Blackhole has gained traction fast since its appearance in 2010 because it’s difficult to detect, includes a statistical console, and offers users an online virus scanning service. So what does the end user see? When a website falls to the attack, visitors get pointed to another page that contains the Blackhole code, often a 404 ‘page not found.’ After the code is installed, the page closes and the compromised computer starts communicating with a server that downloads more files, including key loggers, Trojans, bots, and fake antivirus applications.

The solution is simple: update your machine! Because of Blackhole’s prevalence, AVG notes that “most of the vulnerabilities used have been patched for a year or more.” AVG also recommends disabling the JavaScript in Adobe Reader. Since it’s commonly exploited, but rarely needed by users, there are few reasons to keep it active. And, as always, pay attention and don’t click on anything that can’t be easily verified.

Going Mobile Comes with Risks

Remember that last app you downloaded to your Android? Did you get it from the official Google store (although it has problems, too) or did it come from somewhere else? As Android took over market share to become the most popular mobile OS, it also became a target for cyber crime, according to AVG.

In this instance, the malicious code comes in a tempting package: they’re made to look like legitimate applications. Used to send personal data from your phone to remote servers, AVG analyzed one package that originated in China that actually recorded conversations, SMSs, and GPS data to your phone’s memory card then sent those digital files to a server.

Keeping your device secure is simple, but not necessarily easy. You can’t assume that an app in the official Android Marketplace is secure. You’ve got the check out the developer, read the reviews, and look carefully at the permissions that the app requests. Also be on the lookout for your phone behaving oddly and watch for unexplained charges on your phone bill since some malware can sign you up for expensive services without your knowledge.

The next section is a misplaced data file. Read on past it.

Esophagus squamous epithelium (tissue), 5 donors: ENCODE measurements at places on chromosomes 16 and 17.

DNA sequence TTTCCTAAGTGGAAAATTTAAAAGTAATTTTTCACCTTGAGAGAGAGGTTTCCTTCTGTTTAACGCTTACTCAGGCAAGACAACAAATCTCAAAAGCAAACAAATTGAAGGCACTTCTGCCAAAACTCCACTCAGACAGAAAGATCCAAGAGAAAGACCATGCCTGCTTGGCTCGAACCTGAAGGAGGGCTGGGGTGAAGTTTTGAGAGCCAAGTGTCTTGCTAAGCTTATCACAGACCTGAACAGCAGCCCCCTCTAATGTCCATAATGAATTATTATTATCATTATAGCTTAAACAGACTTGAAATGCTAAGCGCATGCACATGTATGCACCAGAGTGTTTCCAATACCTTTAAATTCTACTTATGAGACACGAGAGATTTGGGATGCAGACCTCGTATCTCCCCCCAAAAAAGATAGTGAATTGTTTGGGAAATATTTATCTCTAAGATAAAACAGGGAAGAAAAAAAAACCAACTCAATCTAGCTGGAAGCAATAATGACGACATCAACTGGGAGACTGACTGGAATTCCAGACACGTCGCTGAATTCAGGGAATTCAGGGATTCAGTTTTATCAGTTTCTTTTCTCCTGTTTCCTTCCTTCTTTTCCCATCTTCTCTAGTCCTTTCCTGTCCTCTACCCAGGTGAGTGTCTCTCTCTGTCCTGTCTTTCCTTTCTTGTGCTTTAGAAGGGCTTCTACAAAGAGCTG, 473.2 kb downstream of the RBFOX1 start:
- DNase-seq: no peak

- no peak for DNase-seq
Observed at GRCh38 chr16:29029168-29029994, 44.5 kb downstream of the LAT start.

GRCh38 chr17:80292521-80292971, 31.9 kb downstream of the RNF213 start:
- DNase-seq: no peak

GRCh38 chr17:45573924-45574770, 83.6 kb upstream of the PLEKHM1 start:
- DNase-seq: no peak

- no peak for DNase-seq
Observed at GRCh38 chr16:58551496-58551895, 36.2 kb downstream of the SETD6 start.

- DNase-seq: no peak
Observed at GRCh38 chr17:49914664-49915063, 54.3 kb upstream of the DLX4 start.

The Bad Guys Want Your Money

The price we pay for the benefits of living online includes being aware of the risks and protecting our weak points. Reports from AVG and other security companies make it clear that if we don’t, someone will be waiting to take advantage. It may feel like a hassle at times to run the updates and to do the research, but what does it cost you in lost time and money if something gets through?

What tools and resources are you using to protect yourself online?

About Britt Raybould

Britt Raybould has a passion for telling stories and she specializes in helping companies figure out how to tell their own stories. Through her firm, Write Bold, she shows companies how storytelling can define them, both to their customers and within their industry. When she remembers to, Britt blogs on her personal sites at bold-words.com and brittraybould.com. You can find Britt on Twitter @britter.

Twitter: britter